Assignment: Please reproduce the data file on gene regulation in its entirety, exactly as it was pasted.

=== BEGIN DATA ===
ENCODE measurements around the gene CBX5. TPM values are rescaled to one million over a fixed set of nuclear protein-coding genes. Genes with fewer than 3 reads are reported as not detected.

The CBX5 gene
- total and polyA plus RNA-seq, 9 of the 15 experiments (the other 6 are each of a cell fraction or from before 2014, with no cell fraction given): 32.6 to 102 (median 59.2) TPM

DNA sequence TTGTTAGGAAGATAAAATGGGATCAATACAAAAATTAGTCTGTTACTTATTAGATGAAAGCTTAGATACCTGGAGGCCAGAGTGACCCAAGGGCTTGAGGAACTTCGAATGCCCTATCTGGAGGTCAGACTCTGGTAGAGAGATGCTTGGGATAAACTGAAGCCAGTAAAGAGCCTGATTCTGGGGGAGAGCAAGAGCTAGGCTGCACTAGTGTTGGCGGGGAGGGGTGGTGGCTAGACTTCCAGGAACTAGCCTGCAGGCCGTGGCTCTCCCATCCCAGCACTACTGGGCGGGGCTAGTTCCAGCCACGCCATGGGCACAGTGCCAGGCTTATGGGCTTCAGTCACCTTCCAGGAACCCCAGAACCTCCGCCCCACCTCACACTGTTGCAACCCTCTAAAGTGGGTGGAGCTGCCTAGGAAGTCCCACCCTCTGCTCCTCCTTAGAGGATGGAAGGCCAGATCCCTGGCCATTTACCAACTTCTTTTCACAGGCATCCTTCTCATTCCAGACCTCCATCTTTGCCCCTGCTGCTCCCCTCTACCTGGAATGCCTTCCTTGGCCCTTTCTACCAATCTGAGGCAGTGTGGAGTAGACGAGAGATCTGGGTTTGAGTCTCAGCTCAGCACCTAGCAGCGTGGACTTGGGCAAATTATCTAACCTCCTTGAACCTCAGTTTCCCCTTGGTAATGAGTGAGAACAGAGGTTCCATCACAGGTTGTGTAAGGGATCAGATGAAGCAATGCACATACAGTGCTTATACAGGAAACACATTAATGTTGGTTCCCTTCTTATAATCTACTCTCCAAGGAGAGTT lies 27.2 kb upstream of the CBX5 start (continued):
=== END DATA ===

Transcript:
ENCODE measurements around the gene CBX5. TPM values are rescaled to one million over a fixed set of nuclear protein-coding genes. Genes with fewer than 3 reads are reported as not detected.

The CBX5 gene
- total and polyA plus RNA-seq, 9 of the 15 experiments (the other 6 are each of a cell fraction or from before 2014, with no cell fraction given): 32.6 to 102 (median 59.2) TPM

DNA sequence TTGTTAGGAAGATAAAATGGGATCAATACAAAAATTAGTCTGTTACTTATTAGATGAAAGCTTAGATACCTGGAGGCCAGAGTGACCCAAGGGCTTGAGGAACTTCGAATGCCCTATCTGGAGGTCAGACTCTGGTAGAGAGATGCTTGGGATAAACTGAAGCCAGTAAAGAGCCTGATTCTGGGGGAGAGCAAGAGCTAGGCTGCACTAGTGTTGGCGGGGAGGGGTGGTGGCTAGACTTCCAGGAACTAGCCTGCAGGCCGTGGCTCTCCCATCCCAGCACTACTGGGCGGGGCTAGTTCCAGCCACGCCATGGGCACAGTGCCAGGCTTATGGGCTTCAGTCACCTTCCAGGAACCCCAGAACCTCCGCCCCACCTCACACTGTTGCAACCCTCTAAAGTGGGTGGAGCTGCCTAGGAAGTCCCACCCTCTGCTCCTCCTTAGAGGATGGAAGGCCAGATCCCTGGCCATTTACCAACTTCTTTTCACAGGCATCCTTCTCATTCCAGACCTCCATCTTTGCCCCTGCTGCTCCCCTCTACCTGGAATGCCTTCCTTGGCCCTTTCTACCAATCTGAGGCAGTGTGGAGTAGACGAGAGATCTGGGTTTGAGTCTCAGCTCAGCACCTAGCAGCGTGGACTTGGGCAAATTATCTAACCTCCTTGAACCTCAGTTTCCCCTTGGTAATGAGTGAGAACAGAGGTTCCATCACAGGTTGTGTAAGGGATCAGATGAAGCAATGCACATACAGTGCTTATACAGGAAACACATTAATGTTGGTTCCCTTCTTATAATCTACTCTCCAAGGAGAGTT lies 27.2 kb upstream of the CBX5 start (continued):